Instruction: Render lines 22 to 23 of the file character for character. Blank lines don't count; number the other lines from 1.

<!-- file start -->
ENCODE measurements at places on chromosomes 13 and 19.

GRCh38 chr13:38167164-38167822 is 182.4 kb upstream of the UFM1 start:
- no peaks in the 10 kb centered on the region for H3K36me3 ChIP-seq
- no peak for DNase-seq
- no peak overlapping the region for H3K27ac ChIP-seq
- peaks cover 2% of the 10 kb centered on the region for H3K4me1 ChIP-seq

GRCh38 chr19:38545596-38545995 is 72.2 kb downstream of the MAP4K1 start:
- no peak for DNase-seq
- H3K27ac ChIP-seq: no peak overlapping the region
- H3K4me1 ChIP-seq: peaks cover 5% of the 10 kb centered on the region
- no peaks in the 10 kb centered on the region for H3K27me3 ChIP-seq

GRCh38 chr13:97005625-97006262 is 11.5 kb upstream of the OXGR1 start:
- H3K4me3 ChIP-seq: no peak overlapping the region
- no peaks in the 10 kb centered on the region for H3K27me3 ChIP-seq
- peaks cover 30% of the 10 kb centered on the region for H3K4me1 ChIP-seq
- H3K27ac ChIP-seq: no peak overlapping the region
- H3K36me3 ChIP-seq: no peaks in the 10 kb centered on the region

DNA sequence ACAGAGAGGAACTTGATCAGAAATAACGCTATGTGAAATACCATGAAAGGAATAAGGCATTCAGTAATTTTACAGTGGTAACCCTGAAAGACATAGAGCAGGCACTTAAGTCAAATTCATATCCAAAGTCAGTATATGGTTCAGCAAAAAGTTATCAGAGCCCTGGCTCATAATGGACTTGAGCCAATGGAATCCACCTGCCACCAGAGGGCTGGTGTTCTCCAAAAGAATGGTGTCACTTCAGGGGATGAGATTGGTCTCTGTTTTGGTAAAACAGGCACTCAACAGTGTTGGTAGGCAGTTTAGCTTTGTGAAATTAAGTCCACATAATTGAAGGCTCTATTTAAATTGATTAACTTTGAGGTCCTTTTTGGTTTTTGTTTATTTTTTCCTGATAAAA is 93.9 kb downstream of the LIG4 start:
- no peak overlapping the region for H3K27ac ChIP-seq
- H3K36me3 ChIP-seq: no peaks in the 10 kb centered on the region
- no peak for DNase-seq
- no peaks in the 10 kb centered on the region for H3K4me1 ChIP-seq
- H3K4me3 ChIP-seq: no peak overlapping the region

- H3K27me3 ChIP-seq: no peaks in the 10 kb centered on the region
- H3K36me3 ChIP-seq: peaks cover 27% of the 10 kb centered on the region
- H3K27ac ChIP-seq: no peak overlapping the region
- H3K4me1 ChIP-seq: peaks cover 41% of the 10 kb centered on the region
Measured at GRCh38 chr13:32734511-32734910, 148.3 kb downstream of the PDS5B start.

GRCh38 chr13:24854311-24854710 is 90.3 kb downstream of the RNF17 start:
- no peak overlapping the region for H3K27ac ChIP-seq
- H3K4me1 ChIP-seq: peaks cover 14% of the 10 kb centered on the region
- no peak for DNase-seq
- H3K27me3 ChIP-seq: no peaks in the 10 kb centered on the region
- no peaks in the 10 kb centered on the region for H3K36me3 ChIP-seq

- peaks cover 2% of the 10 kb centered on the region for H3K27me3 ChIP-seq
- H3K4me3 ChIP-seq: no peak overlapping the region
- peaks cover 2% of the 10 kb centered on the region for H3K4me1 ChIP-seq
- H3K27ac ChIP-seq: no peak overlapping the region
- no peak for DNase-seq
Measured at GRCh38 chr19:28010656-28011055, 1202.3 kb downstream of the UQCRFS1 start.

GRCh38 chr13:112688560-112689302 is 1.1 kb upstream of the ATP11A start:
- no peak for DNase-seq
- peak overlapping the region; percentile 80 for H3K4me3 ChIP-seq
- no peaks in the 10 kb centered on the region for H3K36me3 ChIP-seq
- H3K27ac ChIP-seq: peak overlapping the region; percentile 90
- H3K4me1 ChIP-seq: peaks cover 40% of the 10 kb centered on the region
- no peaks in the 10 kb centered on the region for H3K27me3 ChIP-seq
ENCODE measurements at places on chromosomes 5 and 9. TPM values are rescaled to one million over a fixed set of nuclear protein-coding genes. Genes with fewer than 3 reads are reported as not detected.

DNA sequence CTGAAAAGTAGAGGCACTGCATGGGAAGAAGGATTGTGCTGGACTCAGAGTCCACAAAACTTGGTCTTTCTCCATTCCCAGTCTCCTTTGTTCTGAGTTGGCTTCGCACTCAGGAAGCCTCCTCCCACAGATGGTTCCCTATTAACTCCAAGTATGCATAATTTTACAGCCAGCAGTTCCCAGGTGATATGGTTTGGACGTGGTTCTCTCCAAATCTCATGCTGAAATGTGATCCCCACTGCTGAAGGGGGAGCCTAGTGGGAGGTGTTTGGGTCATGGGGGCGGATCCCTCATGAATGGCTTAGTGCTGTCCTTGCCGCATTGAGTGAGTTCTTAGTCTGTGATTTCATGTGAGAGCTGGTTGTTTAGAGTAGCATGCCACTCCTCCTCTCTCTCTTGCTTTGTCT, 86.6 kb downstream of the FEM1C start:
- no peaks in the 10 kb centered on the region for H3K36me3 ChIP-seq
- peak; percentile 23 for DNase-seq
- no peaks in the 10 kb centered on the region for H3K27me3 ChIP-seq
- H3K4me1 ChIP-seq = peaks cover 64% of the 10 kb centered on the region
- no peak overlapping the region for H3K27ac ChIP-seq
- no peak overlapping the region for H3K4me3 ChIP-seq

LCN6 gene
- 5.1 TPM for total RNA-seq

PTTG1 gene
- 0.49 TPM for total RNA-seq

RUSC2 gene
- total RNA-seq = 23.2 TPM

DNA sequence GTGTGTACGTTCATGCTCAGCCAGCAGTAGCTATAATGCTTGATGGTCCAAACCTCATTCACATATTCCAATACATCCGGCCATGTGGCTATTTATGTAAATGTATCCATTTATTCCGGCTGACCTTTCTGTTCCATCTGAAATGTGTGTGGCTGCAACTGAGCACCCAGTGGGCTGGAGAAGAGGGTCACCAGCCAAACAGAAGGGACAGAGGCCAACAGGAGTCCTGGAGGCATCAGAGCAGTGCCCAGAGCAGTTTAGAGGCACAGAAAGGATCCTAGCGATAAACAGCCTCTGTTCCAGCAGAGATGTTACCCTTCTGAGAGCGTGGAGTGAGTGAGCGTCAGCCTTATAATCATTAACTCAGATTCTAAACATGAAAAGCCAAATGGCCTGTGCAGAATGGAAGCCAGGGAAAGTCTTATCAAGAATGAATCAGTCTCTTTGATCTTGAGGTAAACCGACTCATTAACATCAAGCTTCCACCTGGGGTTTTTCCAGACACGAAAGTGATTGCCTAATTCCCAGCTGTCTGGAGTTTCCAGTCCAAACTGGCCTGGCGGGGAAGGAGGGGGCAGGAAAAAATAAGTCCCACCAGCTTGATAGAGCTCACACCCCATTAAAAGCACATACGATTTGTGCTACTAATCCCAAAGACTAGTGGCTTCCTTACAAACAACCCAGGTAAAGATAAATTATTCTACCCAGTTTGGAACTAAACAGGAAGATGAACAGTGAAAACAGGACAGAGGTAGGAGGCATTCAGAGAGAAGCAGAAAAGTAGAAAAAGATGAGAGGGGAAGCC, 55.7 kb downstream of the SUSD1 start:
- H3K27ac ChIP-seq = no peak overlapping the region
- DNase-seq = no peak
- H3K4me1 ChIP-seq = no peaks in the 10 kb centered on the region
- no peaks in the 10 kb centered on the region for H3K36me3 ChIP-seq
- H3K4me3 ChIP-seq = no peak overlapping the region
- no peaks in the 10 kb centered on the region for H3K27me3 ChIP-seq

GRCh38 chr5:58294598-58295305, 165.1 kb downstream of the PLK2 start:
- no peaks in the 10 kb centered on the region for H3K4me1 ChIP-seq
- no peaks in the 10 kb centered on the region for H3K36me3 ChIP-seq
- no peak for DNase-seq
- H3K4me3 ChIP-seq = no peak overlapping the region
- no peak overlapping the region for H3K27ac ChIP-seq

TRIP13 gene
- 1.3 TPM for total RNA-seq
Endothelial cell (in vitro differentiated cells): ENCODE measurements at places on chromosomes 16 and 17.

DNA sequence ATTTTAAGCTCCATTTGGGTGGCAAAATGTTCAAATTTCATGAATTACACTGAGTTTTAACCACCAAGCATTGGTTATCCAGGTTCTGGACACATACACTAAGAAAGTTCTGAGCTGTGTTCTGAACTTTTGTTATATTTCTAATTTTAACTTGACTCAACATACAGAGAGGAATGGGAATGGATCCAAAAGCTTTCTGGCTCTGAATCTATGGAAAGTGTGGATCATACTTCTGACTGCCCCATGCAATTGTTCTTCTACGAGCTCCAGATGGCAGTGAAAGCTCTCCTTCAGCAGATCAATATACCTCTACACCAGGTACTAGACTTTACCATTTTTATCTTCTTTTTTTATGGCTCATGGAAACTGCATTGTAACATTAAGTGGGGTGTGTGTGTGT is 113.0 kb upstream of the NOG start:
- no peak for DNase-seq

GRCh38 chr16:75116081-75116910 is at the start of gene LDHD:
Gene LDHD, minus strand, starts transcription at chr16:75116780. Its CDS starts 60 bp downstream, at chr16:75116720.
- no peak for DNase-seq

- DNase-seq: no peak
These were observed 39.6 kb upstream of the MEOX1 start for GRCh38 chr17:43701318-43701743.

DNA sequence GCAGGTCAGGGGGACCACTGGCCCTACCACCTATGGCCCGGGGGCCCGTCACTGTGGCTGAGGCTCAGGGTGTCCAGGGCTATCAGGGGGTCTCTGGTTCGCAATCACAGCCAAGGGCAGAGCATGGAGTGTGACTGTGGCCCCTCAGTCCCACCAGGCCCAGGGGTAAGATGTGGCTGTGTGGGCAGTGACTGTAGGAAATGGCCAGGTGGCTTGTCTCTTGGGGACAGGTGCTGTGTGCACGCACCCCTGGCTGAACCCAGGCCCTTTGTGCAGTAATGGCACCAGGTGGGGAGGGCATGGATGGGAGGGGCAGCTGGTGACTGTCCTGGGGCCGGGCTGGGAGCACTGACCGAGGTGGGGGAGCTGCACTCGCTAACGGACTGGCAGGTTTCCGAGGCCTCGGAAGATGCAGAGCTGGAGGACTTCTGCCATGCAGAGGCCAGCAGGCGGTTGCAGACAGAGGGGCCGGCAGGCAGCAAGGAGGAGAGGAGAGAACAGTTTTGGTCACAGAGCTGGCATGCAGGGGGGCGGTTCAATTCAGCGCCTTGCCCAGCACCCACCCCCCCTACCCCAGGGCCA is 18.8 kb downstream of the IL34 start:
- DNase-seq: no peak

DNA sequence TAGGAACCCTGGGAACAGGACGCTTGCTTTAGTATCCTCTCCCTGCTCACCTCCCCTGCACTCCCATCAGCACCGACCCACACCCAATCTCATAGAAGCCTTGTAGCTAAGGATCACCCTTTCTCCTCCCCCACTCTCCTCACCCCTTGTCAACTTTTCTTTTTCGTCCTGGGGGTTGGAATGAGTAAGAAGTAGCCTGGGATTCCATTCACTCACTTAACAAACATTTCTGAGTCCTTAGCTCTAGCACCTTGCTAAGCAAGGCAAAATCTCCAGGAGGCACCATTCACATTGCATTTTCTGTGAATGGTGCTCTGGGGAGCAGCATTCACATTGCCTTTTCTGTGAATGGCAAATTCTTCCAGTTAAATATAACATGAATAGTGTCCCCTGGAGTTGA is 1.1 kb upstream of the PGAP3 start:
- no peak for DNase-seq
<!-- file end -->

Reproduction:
- no peaks in the 10 kb centered on the region for H3K4me1 ChIP-seq
- H3K4me3 ChIP-seq: no peak overlapping the region